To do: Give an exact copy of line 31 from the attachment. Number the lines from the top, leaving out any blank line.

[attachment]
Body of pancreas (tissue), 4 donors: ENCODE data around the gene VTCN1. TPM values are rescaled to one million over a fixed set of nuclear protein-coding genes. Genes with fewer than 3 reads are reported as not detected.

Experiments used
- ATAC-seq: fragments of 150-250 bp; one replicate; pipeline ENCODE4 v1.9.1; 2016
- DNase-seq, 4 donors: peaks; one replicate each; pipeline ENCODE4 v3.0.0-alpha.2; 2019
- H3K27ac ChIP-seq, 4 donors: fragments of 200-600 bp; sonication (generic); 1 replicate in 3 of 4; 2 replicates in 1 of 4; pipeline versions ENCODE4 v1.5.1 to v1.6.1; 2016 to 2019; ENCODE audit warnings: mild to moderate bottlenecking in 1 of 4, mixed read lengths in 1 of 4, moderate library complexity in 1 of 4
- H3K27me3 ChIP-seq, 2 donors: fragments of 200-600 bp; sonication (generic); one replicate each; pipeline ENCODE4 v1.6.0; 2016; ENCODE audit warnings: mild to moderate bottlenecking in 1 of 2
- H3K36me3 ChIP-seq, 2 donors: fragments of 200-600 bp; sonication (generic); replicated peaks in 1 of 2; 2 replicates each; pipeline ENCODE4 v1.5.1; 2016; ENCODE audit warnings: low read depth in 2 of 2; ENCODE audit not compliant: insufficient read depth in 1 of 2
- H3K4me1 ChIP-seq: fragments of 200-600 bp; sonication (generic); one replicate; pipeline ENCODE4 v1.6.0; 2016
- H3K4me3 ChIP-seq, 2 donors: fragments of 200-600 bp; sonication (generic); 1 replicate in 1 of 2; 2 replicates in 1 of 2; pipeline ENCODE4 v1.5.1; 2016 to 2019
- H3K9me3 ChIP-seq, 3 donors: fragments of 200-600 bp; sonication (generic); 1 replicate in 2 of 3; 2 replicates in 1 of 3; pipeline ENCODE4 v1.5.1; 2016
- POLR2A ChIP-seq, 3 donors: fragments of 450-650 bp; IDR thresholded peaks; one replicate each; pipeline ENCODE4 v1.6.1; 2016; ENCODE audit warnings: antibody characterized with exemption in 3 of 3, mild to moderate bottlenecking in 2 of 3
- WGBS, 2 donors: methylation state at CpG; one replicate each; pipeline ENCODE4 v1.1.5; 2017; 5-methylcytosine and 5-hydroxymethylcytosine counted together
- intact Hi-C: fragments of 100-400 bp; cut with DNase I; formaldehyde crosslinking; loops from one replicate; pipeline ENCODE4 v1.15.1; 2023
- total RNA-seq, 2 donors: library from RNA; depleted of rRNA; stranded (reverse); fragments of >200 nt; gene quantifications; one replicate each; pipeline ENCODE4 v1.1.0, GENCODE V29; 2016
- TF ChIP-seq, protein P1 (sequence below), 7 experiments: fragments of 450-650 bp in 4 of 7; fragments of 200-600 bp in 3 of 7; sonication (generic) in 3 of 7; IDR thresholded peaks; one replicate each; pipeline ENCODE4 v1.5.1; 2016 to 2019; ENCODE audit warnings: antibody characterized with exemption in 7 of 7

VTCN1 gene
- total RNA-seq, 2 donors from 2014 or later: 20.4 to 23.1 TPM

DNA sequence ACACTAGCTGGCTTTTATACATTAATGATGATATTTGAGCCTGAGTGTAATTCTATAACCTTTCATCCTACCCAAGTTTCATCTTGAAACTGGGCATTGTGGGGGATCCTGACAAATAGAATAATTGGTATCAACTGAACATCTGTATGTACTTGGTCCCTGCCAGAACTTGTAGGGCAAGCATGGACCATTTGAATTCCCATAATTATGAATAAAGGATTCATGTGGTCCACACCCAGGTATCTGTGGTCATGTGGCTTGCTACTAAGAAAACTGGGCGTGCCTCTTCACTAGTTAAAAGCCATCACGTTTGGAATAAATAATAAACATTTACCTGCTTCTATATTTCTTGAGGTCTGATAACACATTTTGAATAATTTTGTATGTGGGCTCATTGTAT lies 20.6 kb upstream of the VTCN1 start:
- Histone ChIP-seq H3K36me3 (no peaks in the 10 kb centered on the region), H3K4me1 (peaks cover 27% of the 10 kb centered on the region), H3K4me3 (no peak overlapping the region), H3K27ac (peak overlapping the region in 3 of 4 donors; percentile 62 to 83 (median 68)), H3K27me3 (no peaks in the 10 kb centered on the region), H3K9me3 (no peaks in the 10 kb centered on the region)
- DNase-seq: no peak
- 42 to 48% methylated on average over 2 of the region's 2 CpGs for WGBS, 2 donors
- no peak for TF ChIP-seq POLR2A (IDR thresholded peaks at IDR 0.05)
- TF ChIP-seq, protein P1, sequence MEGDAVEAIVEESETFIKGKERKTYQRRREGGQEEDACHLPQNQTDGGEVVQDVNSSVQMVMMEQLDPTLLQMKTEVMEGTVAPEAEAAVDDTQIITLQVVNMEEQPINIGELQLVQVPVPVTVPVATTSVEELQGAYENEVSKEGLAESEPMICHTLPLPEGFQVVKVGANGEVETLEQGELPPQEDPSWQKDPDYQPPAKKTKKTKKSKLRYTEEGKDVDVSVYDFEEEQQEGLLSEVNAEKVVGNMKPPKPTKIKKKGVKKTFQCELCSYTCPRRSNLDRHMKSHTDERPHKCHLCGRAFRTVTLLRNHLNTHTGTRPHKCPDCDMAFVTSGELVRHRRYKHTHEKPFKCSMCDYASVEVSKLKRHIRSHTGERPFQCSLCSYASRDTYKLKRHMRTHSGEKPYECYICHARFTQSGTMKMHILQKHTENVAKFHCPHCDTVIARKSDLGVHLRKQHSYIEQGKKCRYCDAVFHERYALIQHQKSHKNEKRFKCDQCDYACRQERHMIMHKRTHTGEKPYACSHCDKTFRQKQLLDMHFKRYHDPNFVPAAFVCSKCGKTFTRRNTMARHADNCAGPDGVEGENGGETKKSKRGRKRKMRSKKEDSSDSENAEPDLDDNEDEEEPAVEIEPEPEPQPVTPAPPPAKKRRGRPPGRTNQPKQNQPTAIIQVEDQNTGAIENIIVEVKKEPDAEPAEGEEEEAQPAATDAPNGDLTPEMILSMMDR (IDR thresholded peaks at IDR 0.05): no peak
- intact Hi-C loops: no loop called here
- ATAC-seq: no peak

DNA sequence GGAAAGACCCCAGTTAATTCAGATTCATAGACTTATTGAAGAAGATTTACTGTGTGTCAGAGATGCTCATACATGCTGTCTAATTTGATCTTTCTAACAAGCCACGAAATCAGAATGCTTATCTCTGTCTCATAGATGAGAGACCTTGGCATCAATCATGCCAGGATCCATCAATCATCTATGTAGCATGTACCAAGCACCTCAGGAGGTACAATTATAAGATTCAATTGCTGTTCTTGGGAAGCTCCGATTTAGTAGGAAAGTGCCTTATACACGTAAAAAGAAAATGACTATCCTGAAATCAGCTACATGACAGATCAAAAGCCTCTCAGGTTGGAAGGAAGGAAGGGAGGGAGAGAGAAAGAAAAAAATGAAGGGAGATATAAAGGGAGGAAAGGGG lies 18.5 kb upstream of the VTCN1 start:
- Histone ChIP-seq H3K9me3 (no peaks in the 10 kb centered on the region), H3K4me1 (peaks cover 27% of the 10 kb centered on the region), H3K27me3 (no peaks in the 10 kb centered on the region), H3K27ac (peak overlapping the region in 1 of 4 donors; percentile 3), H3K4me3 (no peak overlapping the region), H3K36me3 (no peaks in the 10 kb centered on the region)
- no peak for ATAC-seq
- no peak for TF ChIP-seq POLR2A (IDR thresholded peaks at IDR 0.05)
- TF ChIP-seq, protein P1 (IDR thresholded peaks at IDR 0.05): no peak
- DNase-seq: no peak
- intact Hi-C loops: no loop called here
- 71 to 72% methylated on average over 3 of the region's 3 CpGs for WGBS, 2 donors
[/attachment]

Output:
- DNase-seq: no peak